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Oklahoma police open to Open Carry, but adjustment will be required

Law enforcement officials say new gun legislation Nov. 1 can work in Oklahoma, but not without sharing information and retraining officers and dispatchers.
BY ZEKE CAMPFIELD zcampfield@opubco.com Published: October 29, 2012

Oklahoma City attorney Doug Friesen, who has made several presentations on the new law to Oklahoma police departments and businesses, said he thinks the adjustment period will be quick. In the meantime, he said open carriers might expect police to be a bit more strict in enforcing laws.

Police officers who are suspicious of a gun carrier's intent might not be able to detain him and run a warrant check just for carrying a gun. But if that carrier steps outside the boundaries of the rules even slightly, they may be subjected to more intensive questioning.

“I think there will be some enforcing of some laws that haven't been enforced in the past,” Friesen said. “For instance, you can get pulled over for jaywalking, spitting on the sidewalk. They're righteous stops, but they're really just protectoral stops, and I think you're going to see a lot of that if you choose to carry openly.”

Friesen said police and opponents of relaxed public handgun standards expressed similar concerns in 1995, when the concealed-carry law was first passed in Oklahoma. Those worries didn't pan out, he said.

“The only thing we saw in the statistics across the board was that violent crime dropped because everybody knows criminals are basically just scared bullies and they don't want to get hurt,” he said.

Carriers are ready

Bryan Hull, who sits on the board of directors for the Oklahoma Open Carry Association, said gun carriers are working to familiarize themselves with the law and will actively demonstrate that they can carry openly, safely and without incident. At the same time, they will expect police to respect their new rights.

“Our take on it is if they come up and check the permit, visually check it and hand it back, say, ‘Have a nice day,' then no detention took place. If they run the permit, dig deeper and start asking questions and stuff, then we're talking detention, and we have a problem,” Hull said.

Hull, who runs a tow truck operation in downtown Oklahoma City, said he is excited at the prospect of wearing his gun on his hip while responding to vehicles in need of a tow. He's been threatened before and had to pull his concealed weapon at least once; he hopes the sight of a gun will deter anyone from threatening him again.

“I've lived in an open-carry state and I've seen this firsthand — most criminals don't factor in a citizen with a handgun, and when they see that handgun it very frequently makes them change their plans,” he said.

Miles Hall, owner of H&H Shooting Sports Complex in Oklahoma City, the state's largest gun emporium, said most concealed-carry permit holders have said they do not intend to carry openly. Hall, the beneficiary of a spike in permit applicants this year, said people choose to arm themselves in public not to impose, but to protect themselves and their families.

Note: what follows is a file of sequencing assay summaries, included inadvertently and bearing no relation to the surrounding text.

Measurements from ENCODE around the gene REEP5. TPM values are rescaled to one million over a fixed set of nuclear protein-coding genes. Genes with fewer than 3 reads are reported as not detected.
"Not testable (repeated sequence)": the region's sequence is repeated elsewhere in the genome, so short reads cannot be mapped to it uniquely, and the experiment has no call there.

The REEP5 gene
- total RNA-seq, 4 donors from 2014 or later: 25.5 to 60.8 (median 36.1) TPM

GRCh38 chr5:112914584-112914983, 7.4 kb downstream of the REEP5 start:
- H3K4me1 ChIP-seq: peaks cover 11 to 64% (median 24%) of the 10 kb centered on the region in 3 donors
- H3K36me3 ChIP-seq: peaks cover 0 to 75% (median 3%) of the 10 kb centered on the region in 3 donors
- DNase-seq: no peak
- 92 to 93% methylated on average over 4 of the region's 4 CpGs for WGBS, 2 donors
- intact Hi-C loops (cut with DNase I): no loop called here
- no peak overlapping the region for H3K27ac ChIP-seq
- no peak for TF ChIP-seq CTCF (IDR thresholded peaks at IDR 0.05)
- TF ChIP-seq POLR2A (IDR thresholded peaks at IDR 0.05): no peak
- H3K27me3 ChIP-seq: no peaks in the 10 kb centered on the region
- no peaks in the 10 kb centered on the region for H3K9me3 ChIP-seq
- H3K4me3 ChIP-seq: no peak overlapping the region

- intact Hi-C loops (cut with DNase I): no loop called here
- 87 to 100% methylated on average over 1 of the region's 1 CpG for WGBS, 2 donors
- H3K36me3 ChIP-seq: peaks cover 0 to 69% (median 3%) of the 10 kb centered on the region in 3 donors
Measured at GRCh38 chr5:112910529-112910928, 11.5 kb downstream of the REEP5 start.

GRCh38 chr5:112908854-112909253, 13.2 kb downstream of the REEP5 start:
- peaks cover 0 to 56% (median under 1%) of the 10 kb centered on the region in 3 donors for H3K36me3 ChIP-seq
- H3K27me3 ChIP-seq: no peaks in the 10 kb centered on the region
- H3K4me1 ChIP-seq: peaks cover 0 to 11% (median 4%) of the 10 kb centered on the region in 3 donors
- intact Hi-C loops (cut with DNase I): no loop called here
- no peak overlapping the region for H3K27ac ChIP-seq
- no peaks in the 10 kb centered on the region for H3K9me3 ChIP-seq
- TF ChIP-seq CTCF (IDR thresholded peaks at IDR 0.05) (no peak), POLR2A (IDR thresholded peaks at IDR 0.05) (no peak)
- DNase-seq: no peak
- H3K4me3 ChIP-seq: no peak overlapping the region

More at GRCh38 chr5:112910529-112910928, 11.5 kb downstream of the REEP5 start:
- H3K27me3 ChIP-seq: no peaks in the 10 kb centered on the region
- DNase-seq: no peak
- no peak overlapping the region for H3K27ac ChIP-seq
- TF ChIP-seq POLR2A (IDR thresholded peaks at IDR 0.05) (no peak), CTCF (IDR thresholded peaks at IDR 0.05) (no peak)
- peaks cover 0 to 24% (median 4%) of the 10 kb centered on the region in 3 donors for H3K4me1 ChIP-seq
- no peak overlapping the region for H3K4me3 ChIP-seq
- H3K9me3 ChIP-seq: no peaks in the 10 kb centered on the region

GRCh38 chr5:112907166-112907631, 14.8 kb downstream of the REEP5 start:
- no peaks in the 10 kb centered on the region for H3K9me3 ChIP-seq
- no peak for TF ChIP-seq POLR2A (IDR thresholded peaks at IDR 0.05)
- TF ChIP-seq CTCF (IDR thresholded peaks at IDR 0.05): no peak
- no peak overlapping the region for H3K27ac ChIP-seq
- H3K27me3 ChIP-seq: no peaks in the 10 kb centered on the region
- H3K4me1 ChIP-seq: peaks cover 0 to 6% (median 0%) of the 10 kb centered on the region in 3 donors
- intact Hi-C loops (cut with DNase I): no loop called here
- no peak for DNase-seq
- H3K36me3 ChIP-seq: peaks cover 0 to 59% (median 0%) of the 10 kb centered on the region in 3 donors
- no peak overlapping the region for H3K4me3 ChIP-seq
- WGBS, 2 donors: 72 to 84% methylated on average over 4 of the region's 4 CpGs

“We've asked the question: ‘Would you carry open?' And an incredibly small number, less than a percent, say yes. Most say, ‘No, I'm going to keep concealed, because that's the advantage,'” Hall said. “The tactical advantage is to keep concealed. I do expect to see people open carry for the first time because they can, but then I expect it to fade away.”

That's an opinion shared by Courtney Wright, an Oklahoma City resident who works for the state.

Discussing open carry during a recent lunch break, Wright said she is already in the process of acquiring her concealed weapon permit.

“I don't feel a need to display it; I personally don't want somebody else to know I'm packing,” she said. “I want that surprise element, I guess, should I have to use it.”

Elana Rodriguez, another Oklahoma City resident taking her lunch break in Bricktown, said she thinks the new open-carry standard will make some people nervous.

But, Rodriguez said, it could also save a life.

“It makes it a lot easier for tensions to get heavy, but at the same point — just like what happened in Colorado with the movie theater — who knows, maybe if somebody had a gun on their hip it could discourage people,” she said.

Prepare to adjust

Easley said police and public understanding of the new law will go a long way toward ensuring the law works as enacted. Monday's forum, he said, will be a chance to make sure everyone is on the same page.

“It's a new law, and like most new laws, it's going to be an adjustment period for both citizens and for those in law enforcement,” he said. “It's not a big deal as long as they are within those areas that are allowed by law, and we can't allow ourselves as law enforcement to overreact. That's what we're telling our people: Don't overreact on these things. Ask for a permit, see the license, and if they're in a place they can carry, fine.”


I've lived in an open-carry state and I've seen this firsthand — most criminals don't factor in a citizen with a handgun, and when they see that handgun it very frequently makes them change their plans.”

Bryan Hull

Member of the board of directors

for the Oklahoma Open Carry Association

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